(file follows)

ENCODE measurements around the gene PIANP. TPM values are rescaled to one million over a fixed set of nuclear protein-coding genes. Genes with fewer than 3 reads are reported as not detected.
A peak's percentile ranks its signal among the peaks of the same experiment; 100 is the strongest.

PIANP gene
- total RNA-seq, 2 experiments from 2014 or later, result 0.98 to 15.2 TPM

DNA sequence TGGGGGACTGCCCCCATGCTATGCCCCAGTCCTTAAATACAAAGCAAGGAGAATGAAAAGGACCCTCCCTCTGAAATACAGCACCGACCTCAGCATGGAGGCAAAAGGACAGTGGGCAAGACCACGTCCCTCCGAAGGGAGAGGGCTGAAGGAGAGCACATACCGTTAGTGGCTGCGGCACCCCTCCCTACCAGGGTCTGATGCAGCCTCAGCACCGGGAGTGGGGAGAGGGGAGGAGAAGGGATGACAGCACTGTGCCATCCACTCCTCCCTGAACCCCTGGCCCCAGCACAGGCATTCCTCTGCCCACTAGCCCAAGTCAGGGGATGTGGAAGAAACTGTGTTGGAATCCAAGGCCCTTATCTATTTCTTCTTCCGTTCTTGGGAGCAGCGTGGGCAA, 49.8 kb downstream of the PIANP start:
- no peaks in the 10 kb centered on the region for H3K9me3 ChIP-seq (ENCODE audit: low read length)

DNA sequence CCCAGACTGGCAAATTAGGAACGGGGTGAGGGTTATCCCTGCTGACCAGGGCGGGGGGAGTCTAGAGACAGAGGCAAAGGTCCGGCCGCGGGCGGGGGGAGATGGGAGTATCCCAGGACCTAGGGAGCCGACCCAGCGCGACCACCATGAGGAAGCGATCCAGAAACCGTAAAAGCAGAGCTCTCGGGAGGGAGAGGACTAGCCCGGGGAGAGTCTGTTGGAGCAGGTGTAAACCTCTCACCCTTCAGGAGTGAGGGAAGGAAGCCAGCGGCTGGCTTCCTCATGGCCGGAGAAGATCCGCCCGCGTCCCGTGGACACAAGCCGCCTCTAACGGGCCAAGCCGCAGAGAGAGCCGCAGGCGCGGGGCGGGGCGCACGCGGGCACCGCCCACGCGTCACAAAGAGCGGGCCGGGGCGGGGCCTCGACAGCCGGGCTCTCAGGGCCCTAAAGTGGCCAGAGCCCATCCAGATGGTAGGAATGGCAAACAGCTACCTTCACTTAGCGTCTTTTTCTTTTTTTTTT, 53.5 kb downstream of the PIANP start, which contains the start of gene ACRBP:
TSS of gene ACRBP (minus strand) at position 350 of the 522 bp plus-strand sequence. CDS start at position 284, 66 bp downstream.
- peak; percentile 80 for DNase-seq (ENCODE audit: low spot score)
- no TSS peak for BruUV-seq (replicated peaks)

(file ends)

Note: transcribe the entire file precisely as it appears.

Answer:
ENCODE measurements around the gene PIANP. TPM values are rescaled to one million over a fixed set of nuclear protein-coding genes. Genes with fewer than 3 reads are reported as not detected.
A peak's percentile ranks its signal among the peaks of the same experiment; 100 is the strongest.

PIANP gene
- total RNA-seq, 2 experiments from 2014 or later, result 0.98 to 15.2 TPM

DNA sequence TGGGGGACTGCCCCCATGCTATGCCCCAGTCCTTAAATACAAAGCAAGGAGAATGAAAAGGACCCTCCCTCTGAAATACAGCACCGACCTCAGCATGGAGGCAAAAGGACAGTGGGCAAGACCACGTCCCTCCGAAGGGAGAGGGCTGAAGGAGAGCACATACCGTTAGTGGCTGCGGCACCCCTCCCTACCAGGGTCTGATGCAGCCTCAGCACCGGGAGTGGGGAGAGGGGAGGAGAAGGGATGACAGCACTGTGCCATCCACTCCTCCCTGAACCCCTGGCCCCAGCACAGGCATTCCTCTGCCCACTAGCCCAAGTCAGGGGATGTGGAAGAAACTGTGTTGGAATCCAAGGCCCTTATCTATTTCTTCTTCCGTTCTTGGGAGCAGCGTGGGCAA, 49.8 kb downstream of the PIANP start:
- no peaks in the 10 kb centered on the region for H3K9me3 ChIP-seq (ENCODE audit: low read length)

DNA sequence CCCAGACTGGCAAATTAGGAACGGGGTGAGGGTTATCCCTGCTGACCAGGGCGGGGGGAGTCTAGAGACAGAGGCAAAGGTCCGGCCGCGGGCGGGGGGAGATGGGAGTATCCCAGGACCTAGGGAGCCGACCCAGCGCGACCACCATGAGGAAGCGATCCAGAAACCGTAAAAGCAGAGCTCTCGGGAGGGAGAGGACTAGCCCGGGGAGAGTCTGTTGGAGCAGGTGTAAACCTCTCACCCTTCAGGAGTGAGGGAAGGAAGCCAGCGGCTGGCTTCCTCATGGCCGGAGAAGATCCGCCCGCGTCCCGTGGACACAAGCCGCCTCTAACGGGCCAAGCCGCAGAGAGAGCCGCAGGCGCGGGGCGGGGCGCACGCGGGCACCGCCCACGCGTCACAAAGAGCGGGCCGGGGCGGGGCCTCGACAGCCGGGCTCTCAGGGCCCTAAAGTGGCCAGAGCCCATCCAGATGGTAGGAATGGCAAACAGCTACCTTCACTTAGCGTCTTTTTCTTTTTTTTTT, 53.5 kb downstream of the PIANP start, which contains the start of gene ACRBP:
TSS of gene ACRBP (minus strand) at position 350 of the 522 bp plus-strand sequence. CDS start at position 284, 66 bp downstream.
- peak; percentile 80 for DNase-seq (ENCODE audit: low spot score)
- no TSS peak for BruUV-seq (replicated peaks)